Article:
hi

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See also: HI, , and ні

English

Alternative forms

Etymology

American English (first recorded reference is to speech of a Kansas Indian), originally to attract attention, probably a variant of Middle English hy, hey (circa 1475) also an exclamation to call attention.

Pronunciation

Interjection

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Wikipedia

hi

  1. A friendly, informal, casual greeting said when meeting someone.
    Hi, how are you?
    I just dropped by to say “hi”.
  2. An exclamation to call attention.
    • 1913, Joseph C. Lincoln, chapter 7, Mr. Pratt's Patients:
      I made a speaking trumpet of my hands and commenced to whoop “Ahoy!” and “Hello!” at the top of my lungs. […] The Colonel woke up, and, after asking what in brimstone was the matter, opened his mouth and roared “Hi!” and “Hello!” like the bull of Bashan.

Synonyms

  • (friendly informal greeting): hello

Translations

Adjective

hi

  1. Informal spelling of high, often hyphenated.
    Get hi-quality videos here!
    Next, set the burner to hi.

Derived terms

Related terms

Noun

hi (no attested plural)

  1. "Hi" or similar greeting.

Synonyms

Anagrams


Albanian

Etymology

Tosk form of Gheg (pl. hin), from Proto-Albanian *skina, from *skines, from Proto-Indo-European *ḱenHis (compare Latin cinis ‘dust; cinder’, Ancient Greek κόνις (kónis) ‘ashes; dust’).

Noun

hi m (-ri)

  1. ashes

Basque

Pronoun

hi

  1. you (singular, familiar)

Breton

Pronoun

hi

  1. she

Catalan

Alternative forms

  • hey (dialectal)

Etymology

From Old Catalan y, i, hic, from Latin hīc (here) and ibī (there).

Pronoun

hi (enclitic and proclitic)

  1. represents a place associated with the action described by the verb, unless the place would be introduced by the preposition de
  2. there (in constructions such as "there is", "there are", etc.: see haver-hi)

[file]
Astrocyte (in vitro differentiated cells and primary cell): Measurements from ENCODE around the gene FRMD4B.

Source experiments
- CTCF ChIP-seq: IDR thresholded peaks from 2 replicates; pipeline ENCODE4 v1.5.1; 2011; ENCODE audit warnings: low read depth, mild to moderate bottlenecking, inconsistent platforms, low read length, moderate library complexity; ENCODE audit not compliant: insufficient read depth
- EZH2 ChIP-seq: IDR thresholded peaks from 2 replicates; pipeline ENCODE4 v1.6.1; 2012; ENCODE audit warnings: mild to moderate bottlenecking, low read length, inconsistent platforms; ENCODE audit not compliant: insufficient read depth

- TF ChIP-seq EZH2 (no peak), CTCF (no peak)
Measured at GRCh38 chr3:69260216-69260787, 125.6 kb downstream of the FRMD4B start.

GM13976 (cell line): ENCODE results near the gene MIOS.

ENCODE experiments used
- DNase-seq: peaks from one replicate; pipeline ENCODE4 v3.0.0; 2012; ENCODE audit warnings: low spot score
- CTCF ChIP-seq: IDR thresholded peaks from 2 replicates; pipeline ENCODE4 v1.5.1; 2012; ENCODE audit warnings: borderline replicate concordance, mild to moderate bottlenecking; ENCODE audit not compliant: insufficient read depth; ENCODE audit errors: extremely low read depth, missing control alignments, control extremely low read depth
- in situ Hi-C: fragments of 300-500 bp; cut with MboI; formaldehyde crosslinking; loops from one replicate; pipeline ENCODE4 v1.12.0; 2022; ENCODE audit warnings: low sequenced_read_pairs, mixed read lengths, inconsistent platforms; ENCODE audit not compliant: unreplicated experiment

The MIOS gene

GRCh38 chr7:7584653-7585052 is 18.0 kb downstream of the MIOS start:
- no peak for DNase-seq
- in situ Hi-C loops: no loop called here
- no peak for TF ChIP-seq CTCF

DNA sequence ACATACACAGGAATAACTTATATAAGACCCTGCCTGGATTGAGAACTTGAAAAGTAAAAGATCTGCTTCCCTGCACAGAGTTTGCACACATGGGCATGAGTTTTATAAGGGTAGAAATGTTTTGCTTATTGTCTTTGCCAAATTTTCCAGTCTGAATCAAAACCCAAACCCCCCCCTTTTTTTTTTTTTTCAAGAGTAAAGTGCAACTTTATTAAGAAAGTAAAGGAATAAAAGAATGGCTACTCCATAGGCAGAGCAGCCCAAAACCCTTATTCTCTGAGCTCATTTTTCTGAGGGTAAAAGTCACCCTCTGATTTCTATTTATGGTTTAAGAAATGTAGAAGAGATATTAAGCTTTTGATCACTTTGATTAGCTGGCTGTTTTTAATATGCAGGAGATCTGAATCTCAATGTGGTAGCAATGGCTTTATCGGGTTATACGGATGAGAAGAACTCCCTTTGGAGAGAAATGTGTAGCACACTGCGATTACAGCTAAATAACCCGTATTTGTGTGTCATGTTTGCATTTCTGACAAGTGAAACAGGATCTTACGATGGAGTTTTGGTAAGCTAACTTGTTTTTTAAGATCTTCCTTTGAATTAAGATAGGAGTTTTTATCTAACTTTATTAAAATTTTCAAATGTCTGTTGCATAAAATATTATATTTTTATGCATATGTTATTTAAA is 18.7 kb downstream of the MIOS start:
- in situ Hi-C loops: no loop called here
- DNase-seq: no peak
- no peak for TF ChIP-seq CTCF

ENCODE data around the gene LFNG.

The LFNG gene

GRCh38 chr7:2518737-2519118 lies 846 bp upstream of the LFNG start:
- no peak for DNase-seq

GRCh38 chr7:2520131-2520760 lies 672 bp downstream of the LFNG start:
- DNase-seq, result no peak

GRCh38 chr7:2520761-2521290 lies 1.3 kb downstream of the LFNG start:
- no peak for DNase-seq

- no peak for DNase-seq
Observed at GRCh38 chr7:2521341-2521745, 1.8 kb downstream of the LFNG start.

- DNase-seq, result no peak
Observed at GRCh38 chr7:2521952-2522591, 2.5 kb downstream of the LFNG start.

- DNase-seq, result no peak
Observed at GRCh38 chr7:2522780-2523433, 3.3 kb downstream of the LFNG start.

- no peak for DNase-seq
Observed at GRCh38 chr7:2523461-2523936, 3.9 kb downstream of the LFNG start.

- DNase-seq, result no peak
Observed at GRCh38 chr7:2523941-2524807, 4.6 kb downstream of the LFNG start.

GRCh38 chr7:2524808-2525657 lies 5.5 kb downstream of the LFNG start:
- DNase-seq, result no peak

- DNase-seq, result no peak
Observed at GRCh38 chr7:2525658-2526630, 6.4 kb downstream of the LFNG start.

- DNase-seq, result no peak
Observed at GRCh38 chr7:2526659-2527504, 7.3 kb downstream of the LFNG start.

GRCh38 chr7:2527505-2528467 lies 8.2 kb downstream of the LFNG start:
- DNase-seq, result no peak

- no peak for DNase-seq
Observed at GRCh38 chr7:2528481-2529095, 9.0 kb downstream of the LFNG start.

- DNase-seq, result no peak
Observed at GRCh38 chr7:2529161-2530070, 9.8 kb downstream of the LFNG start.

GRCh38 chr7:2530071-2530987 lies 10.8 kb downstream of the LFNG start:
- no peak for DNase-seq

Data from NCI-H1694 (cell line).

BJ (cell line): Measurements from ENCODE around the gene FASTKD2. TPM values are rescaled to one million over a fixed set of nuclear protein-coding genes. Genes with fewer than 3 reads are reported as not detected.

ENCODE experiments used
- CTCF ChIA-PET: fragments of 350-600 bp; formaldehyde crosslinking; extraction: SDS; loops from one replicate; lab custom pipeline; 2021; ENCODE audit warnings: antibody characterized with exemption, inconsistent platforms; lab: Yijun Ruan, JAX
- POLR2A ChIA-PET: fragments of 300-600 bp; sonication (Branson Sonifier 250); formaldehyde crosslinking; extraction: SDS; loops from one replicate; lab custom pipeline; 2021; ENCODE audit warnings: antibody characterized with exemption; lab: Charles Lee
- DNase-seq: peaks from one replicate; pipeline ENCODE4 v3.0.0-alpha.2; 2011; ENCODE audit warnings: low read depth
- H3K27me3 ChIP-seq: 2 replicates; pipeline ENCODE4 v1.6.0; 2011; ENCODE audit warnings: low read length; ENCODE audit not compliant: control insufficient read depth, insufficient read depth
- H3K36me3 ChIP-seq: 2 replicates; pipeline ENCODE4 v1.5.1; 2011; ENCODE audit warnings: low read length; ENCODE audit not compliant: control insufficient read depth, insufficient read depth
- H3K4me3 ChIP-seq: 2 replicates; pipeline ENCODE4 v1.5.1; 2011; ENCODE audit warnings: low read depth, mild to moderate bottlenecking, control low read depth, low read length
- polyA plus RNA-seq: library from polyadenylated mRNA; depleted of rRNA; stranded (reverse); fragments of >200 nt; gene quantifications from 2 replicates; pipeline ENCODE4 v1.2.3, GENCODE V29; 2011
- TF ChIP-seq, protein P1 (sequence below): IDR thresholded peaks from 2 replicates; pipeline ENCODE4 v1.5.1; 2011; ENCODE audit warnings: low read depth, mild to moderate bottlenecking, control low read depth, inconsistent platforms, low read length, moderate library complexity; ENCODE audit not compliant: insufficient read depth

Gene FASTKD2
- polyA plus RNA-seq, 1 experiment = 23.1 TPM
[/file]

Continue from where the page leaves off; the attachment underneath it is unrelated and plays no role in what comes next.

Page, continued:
3. replaces an adverb (or adverbial phrase) describing the manner, instrument or association of an action
  4. replaces a phrase introduced by any preposition except de (most commonly a or en)
  5. replaces an indefinite noun or an adjective which is the predicate of a verb other than ésser, esdevenir, estar or semblar
  6. (Central Catalan) in combination with other object pronouns, the third-person singular indirect object pronoun ("to him", "to her", "to it")

Usage notes

  • When more than one object pronoun is associated with a given verb, hi is alway the last in the group.
  • Hi and ho cannot be used together with the same verb, nor can two his be used together.
  • It is sometimes stated that hi is never used to replace a compliment beginning with de. This is not completely accurate, as hi can replace adverbial phrases such as de pressa, de sobte, etc.

Declension

Derived terms

See also


Cornish

Pronoun

hi

  1. she (third-person feminine singular personal pronoun).

Danish

Etymology 1

From Norwegian hi, from Old Norse hið.

Noun

hi n (singular definite hiet, plural indefinite hier)

  1. hibernation
Inflection
Synonyms

Etymology 2

Onomatopoeia for laughter or giggling.

Interjection

hi

  1. ha (representation of laughter)

Japanese

Romanization

hi

  1. rōmaji reading of
  2. rōmaji reading of

Latin

Pronoun

  1. nominative masculine plural of hic

Maltese

Etymology

From Arabic هي (hiya)

Pronunciation

Pronoun

hi

  1. she

Inflection


Middle Dutch

Etymology

From Old Dutch hīe, from Proto-Germanic *hiz.

Pronunciation

Pronoun

hi m

  1. he

Declension

Descendants


North Frisian

Pronoun

hi

  1. he

Norwegian Nynorsk

Pronunciation

Etymology 1

From Old Norse híð and híði.

Noun

hi n (definite singular hiet, indefinite plural hi, definite plural hia)

  1. lair (of an animal)
    Bjørnen har gått i hi for vinteren.
    The bears have entered their lairs for the winter.

Etymology 2

Pronoun

hi

  1. feminine form of hin

Etymology 3

Interjection

hi

  1. hee; expression of snickering

References


Old Frisian

Pronoun

hi

  1. he

Old Irish

Preposition

hi

  1. Alternative form of i.
    • c. 800, Würzburg Glosses on the Pauline Epistles, published in Thesaurus Palaeohibernicus (reprinted 1987, Dublin Institute for Advanced Studies), edited and with translations by Whitley Stokes and John Strachan, vol. I, pp. 499–712, Wb. 7d10
      Corrop inonn cretem bes hi far cridiu ⁊ a n-as·beraid hó bélib.
      So that the belief which is in your heart and what ye utter with your lips may be the same.

Welsh

Etymology

From Proto-Indo-European *íh₂

Pronunciation

Pronoun

hi

  1. she, her